The view from your windows can get a bit boring, but the comforts of home are always welcome — so why not keep the home but change the scenery? ESCAPE crafts luxurious, eco-friendly homes you can take anywhere.
The phrase “tiny house” might conjure up images of cramped spaces and outdated or uninspired design, but ESCAPE homes are none of these things. Each unit could hold its own on a windswept cliff overlooking the roaring Pacific Ocean or a high-end neighborhood. And, despite their small footprints, the interiors feel spacious, bright, and open.
ESCAPE has been making dream homes a reality for 25 years from their headquarters in Rice Lake, Wisconsin. Each house is meticulously crafted and ready to withstand the coldest temperatures or the hottest desert ‘scape — and look damn good while doing it. The company teamed up with SALA architects to conjure up award-winning designs with modern lines or traditional layouts complete with dormers and window boxes.
Each home has picture windows, full-size kitchens, roomy bathrooms (hell, even with jet tubs if you like), washer/dryers, first-floor bedrooms, wall-mounted TVs, incredible amounts of storage, heating and air conditioning, and LED lighting. You can also go off the grid with solar panels and gray water recycling systems. Thanks to the Low-E, argon-filled thermopane windows and closed cell insulation, these bad boys are remarkably energy efficient.
Custom trailers let you can take your home on the road. Each one comes with leveling jacks, electric breaks, and a breakaway safety system (just in case).
The real fun is getting to personalize your home as much as you like. Want a composting toilet? You got it. Instead of a full-size convection oven, you can choose a small cooktop. Prefer a shower instead of a tub? Done. Want to add or subtract some windows? Easy. Make things even more cozy with a fireplace. Choose stone countertops or butcher block for your kitchen. ESCAPE can also include furniture, like a built-in love seat that folds out into a bed. You get to make it entirely yours.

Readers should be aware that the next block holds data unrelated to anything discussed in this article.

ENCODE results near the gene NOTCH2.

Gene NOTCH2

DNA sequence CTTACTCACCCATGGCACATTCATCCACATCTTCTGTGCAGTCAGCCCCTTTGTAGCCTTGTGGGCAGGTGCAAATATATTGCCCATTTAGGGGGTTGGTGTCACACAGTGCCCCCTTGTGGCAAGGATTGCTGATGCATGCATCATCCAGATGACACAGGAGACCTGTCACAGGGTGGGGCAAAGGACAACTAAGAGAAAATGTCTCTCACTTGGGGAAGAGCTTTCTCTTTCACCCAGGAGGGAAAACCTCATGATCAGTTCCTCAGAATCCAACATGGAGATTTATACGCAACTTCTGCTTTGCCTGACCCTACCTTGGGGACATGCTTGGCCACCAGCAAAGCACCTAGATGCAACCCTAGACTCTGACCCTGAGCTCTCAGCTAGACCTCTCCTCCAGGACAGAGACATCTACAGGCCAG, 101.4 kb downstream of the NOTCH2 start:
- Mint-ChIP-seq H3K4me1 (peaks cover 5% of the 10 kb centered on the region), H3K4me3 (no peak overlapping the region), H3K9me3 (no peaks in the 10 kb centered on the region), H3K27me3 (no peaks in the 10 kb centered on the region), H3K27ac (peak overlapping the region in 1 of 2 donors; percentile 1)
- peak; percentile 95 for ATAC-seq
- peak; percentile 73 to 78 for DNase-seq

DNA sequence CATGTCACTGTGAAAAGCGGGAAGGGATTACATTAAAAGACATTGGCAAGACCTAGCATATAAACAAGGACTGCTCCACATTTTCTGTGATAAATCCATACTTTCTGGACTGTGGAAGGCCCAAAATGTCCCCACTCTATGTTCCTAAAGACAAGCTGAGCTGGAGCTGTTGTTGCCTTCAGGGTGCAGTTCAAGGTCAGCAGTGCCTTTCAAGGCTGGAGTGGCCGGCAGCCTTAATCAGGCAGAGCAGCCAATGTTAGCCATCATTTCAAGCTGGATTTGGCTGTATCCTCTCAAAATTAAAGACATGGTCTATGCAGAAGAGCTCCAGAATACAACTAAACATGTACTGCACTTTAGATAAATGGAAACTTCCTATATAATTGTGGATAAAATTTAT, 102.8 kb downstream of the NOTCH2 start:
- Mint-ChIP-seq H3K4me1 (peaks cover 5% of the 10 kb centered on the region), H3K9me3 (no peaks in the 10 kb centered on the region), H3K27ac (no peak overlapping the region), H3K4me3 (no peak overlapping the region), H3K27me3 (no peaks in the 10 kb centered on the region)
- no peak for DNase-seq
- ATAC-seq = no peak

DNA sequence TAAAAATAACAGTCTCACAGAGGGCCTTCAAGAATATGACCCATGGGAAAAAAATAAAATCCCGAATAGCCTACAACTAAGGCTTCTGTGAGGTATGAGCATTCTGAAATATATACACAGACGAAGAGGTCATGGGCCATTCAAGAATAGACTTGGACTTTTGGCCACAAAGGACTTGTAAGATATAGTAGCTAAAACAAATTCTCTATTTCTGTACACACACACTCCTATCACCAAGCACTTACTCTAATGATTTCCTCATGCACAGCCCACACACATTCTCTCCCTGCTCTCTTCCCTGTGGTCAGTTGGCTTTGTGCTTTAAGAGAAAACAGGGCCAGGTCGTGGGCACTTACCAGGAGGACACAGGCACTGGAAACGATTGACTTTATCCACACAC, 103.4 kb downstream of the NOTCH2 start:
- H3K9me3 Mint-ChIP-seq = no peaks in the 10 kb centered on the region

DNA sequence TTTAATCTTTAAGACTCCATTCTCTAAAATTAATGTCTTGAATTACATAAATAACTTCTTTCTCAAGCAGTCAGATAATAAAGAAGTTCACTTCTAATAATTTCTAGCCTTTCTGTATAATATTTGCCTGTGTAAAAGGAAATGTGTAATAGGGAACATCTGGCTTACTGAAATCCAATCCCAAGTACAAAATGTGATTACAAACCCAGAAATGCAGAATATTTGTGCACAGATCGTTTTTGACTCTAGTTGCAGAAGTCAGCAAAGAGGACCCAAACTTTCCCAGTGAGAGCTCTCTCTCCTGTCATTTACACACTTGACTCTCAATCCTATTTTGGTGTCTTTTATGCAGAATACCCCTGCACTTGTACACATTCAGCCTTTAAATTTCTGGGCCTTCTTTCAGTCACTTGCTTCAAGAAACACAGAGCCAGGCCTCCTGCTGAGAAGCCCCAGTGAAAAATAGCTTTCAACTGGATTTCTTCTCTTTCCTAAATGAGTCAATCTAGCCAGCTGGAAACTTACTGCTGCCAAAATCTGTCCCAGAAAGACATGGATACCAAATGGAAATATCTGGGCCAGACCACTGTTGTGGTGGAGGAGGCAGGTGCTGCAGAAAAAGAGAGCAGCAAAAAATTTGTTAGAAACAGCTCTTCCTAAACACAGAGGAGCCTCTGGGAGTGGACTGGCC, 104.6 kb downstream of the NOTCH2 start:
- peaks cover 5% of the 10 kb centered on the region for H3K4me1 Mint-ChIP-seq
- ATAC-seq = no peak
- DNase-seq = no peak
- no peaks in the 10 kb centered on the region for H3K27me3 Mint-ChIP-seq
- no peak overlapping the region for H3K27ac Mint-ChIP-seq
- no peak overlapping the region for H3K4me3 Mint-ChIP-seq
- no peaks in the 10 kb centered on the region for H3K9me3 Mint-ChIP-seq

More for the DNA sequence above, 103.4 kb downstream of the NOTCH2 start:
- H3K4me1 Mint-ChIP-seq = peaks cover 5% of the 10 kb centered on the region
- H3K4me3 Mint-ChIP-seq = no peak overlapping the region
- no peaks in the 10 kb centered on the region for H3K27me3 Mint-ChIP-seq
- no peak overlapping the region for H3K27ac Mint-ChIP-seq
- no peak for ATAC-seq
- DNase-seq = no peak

And there is a lot of room to customize. The One XL, for example, is 30 feet long with 11-foot ceilings. The tall windows flood the natural pine walls with light, giving it a sense of calm and space. If you want something on the smaller side, maybe for just weekend trips, they’ve got you covered with the Vista. It’s 175 square feet of living space still has a kitchen, bathroom, queen-size bed, and dining space.
Exteriors are just as elegant as the interior. You’ve got treated cedar planks and weathered steel accent panels on the outside of models like the Traveler XL. Or, if you’re a fan of Japanese aesthetics, check out the One. Its exterior is made using an ancient Japanese technique called shou sugi ban; the charred cedar results in a naturally preserved wood that lasts a long time — something like 40 years — and is fire-resistant. Plus, it turns the outside of the home into a timeless work of art.
And, in July 2018, ESCAPE introduced its very first mobile tiny house with a porch, expanding the dimensions The 8-foot by 7.5-foot porch connects to the main living area of the traditional ESCAPE via a six-foot-wide sliding door, creating not only a great space to enjoy the outdoors while remaining mosquito-free, but also plenty of extra natural light.
“It offers so much space in such a small package,” said ESCAPE Homes founder Dan Dobrowolski in a statement. “The screened porch draws the outdoors in and offers countless options for additional living.”
Also new to the porch edition: fold-down stairs with five-inch treads that provide easy access to a sleeping deck above the porch. Another upper loft can be connected by a new walkway option on the second level for even more storage or sleeping space.
Some people have chosen to use the ESCAPE houses for offices, playrooms, or even a retail location they can take with them. The guys at ESCAPE are deeply passionate about creating the exact space you want. You never have to leave home to have the adventure of a lifetime.
Article originally published by Elizabeth Dahl on October 23, 2017. Last updated by Chase McPeak on August 7, 2018, to include additional details on the new porch.
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